Walking down the brick streets in downtown Bartlett holds a certain charm, a mystique. The beauty of the bricks, the history of the buildings, the feeling of being swallowed up by time. It’s almost as if you’ve stepped back to the early 1900s.  

One can almost feel the warm breeze of 1916 blowing by and imagine walking down the bustling street in a large formal gown with all the fixings a lady of that time would wear, complete with lace-up boots and a hat. Gentlemen of the day would be fully dressed in a smart suit and coat with a top hat.  Prior to 1916, one would walk through Bartlett on dirt streets.  The streets would wash out after the rain in the spring and be filled with ruts from horse and buggy tracks. Our predecessors would walk down the street in their fancy frocks and suits with their boots covered in mud on a day after a good rain.  Not just a little mud, but the kind of mud that would grip your shoes and hold on, making it difficult to walk as their shoes became heavier and heavier with every step.  The poor ladies would spend hours cleaning mud from all their clothes after a visit to town.  And just to think – there were no automatic washing machines in the early 1900s!

Mr. Mordeccai Levi of Charleston SC patented this idea of brick-paved streets in 1889.  The idea was popular and spread quickly.  Brick paved streets came to Bartlett in what is widely thought to be 1916.  Each one of those bricks was hand-laid by the paving crew of the day. The National Register of Historic Places Nomination Submission Form notes: The red brick paving on E Clark Street is a significant element of the district visually linking the predominantly red masonry construction on either side of the street.  The paving is typical of the type of street surface employed in Texas during the first two decades of this (20th) century.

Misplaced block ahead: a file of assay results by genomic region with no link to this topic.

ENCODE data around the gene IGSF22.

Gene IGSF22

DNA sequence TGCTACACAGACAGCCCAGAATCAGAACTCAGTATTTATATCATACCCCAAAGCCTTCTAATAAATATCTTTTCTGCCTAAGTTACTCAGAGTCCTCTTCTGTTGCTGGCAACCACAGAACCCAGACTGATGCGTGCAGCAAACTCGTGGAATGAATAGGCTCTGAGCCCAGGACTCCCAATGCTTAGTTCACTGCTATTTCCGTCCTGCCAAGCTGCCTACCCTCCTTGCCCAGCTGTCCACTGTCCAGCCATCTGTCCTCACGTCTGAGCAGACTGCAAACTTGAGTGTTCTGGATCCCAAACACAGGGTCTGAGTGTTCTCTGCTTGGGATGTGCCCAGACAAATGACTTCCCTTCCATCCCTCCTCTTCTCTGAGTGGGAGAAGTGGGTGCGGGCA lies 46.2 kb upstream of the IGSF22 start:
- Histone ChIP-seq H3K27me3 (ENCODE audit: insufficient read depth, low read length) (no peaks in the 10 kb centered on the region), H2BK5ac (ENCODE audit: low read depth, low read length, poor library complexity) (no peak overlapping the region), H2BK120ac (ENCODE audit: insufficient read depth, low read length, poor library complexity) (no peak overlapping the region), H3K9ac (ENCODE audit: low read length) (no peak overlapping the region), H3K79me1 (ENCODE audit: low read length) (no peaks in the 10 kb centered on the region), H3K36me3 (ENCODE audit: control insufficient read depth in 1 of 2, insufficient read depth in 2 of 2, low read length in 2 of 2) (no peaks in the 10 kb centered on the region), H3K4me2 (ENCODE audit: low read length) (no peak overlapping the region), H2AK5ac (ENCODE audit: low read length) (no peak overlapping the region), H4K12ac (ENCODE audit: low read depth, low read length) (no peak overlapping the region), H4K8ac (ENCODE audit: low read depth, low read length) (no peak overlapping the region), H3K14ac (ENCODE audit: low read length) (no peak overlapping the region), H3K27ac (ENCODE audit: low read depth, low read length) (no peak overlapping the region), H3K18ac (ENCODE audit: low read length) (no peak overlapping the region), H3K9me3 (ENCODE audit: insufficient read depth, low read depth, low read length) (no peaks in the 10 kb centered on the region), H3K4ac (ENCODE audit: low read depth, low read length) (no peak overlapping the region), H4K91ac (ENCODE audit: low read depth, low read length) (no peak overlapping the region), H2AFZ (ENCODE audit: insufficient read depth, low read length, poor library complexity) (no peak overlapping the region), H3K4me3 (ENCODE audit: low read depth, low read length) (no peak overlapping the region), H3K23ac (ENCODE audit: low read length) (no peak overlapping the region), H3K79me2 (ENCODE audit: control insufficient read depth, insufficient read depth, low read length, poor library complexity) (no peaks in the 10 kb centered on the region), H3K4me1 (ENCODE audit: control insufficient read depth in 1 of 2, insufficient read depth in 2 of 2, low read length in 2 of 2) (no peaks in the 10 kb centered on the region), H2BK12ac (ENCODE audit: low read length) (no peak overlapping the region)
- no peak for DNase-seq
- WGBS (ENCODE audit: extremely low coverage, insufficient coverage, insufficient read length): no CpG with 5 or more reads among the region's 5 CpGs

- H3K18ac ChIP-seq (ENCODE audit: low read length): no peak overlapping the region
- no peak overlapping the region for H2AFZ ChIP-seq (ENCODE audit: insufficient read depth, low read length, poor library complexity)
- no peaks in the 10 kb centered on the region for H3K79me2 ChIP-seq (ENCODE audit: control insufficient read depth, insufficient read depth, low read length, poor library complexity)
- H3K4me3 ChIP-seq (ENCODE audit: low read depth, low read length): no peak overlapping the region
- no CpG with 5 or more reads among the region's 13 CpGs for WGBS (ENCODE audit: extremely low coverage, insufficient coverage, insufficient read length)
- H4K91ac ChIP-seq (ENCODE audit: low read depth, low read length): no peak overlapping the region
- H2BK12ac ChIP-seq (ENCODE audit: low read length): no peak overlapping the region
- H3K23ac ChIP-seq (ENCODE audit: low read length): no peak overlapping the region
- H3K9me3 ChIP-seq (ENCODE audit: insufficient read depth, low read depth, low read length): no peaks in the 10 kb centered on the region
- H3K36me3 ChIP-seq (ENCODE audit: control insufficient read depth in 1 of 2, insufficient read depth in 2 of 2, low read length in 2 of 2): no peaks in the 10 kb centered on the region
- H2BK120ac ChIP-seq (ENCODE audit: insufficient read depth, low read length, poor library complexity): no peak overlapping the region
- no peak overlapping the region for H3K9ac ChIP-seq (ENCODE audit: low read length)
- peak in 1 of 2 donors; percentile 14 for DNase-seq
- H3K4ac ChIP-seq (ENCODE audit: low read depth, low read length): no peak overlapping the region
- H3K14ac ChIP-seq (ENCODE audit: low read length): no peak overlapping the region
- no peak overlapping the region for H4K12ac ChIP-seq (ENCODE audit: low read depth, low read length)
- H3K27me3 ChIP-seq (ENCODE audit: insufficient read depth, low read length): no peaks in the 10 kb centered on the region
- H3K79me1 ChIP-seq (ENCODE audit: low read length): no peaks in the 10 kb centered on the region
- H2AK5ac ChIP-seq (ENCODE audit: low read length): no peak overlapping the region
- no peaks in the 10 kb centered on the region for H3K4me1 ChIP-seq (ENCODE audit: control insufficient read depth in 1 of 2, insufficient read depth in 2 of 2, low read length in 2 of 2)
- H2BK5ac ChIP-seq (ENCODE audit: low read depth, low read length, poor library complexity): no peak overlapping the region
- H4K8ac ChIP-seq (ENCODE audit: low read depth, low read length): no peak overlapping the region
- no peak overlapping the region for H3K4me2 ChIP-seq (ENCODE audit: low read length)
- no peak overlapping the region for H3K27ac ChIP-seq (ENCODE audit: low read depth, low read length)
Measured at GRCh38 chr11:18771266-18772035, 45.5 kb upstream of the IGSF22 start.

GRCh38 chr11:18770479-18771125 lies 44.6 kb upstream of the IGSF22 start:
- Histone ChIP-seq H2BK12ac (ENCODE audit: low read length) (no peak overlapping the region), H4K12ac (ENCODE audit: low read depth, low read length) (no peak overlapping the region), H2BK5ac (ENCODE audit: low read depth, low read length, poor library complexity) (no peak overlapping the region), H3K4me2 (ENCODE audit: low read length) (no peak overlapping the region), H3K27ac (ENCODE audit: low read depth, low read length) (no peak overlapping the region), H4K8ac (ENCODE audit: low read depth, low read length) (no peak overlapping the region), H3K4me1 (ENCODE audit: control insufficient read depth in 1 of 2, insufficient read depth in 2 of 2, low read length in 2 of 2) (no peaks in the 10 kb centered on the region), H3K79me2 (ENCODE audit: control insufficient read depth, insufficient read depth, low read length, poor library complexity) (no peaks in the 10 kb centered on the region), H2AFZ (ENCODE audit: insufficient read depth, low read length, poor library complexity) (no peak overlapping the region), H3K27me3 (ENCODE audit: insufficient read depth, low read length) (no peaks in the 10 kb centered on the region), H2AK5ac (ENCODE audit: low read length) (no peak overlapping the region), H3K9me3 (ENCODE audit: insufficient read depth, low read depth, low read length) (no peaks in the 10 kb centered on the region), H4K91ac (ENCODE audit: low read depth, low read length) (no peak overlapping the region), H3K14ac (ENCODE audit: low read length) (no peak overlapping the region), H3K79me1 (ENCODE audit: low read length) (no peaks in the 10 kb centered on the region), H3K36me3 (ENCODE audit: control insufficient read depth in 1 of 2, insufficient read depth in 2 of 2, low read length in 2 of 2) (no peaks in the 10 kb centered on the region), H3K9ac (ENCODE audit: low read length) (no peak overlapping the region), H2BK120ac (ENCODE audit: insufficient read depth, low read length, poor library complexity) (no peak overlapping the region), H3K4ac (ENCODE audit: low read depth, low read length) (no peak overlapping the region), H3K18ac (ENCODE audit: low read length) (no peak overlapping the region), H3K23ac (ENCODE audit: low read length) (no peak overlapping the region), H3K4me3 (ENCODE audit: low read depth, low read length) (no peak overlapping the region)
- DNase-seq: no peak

You may not realize that the bricks from downtown carry on and go all the way down Clark Street to the dead-end at 487/Harold Clark Rd.  If you pay close attention, you can see through the spots where the modern-day asphalt is wearing thin or has chipped away, and you can see the historic brick underneath.  The visible brick is especially true close to the railroad tracks, near the old lumber yard, and City Hall.   The original historic bricks are hidden beneath the asphalt that was poured to create a smoother road surface.

It seems the Victorian street builders may have been onto something good.  Why in the world would we have stopped using bricks and started to pave streets in asphalt?  I know, I know.  I can hear each of you stating matter-of-factly: Bricks are expensive, and asphalt is cheap!  You are all correct.  However, asphalt breaks up so quickly and must be replaced at least every 15 years.  Bricks have at least a 100-year life span.  Most of the bricks in the street in Downtown Bartlett are lying right where the bricklayers of 1916 put them 105 years ago!  If they had paved that road in asphalt in 1916, it would have been torn out and replaced at least seven times over, if not more.  Not to mention, brick streets are beautiful and quaint and take us back in time. 

So take a stroll through downtown Bartlett on the bricks this week and imagine what it was like to live in Victorian Bartlett.  Be thankful you aren’t dressed in your top hat and coat or full frilly dress in this heat!  Think about the beauty those Victorian street pavers left for us, and be thankful that you get to live in such an amazing place – I’ll see you there!

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